CSP 64 - Spring 2019

From the Phonograph to Auto-Tune...

Author: isaacgm10

Antiphonary

This page is a leaf from a manuscript Antiphonary. Pages like this were written during the Middle Ages for choral singing. They were made very large so that whole choirs could read them. The antiphonary was one of three books used by the Divine office and the were named because of a specific element: Antiphons. Antiphons are, in general, are short sentences sung or recited before or after a psalm or canticle. From the information in the Special collections room, this leaf is written on parchment paper in black and red gothic hand. It is most likely Flemish and from the early 16th century.

The history behind Antiphonal singing is very old. It is said to have been introduced into Christian worship by “one Ignatius in the first century, after he had vision of angels singing in alternate choirs” (Special Collections card). It was brought into the Latin church (Catholic) by Ambrose, Bishop of Milan. The form of antiphonary used in modern times and seen below is the work of Gregory the Great in the 6th century. Not much evolution there. Professor Johnson mentioned that this one was not one of the nicer ones. I’ve attached some photos of nicer looking leafs below.

Preservation of Sound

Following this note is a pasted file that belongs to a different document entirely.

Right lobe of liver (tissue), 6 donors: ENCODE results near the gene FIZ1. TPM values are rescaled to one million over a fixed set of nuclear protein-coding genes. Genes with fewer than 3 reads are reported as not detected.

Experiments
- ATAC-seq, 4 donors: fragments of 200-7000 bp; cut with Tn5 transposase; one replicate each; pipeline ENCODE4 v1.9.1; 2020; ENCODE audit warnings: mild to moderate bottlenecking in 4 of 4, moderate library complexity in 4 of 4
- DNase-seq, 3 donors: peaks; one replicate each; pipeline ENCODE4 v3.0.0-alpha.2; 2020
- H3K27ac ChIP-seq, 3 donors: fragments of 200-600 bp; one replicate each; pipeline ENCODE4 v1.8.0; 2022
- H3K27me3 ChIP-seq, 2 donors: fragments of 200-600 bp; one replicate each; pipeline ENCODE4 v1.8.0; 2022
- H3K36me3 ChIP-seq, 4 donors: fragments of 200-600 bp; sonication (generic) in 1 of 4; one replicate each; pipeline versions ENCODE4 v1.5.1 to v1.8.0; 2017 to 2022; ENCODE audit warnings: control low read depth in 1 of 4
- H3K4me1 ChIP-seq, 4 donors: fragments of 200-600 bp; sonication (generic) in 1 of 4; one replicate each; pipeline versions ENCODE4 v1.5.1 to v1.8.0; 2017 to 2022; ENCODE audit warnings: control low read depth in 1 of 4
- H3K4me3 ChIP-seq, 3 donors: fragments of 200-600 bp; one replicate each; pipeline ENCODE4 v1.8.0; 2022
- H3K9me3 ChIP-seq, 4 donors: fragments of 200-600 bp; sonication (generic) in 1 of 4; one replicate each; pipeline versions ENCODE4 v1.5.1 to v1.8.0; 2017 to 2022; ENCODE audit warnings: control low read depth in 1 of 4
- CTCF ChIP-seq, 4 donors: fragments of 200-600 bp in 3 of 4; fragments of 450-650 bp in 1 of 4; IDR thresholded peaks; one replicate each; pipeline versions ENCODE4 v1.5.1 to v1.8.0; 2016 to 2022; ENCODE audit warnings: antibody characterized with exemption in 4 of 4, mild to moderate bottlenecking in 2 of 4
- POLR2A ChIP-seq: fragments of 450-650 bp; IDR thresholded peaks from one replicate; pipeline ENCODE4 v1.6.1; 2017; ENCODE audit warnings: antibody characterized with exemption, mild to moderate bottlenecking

The idea of the preservation of the voices stems from human curiosity. One of the things that struck me about this article was how the phonograph seemingly made a bunch of adults into giddy children. On top of this, as humans do, this group tested and experimented with the device. For these people, these are their first ever experiences with recorded sound. The appeal behind hearing their voices perfectly recorded comes from their curiosity of the limits of the device. Today is no different, humans want to hear sound as if someone were next to them speaking into their ear. But those practices have also evolved today. Humans have moved from wanting to perfect the recording of their voice to wanting to perfect the manipulation of their voices. Things like reverb and echo and auto-tune have altered the way humans can communicate in recorded sound. This has ended up exceeding humans actual ability to speak. Recorded sound can now be produced in a way that could never have been done before. And we now see this production being applied to live concerts as well through the use of amps and sound boards. I’m sure Edison never imagined this is where the phonograph would go.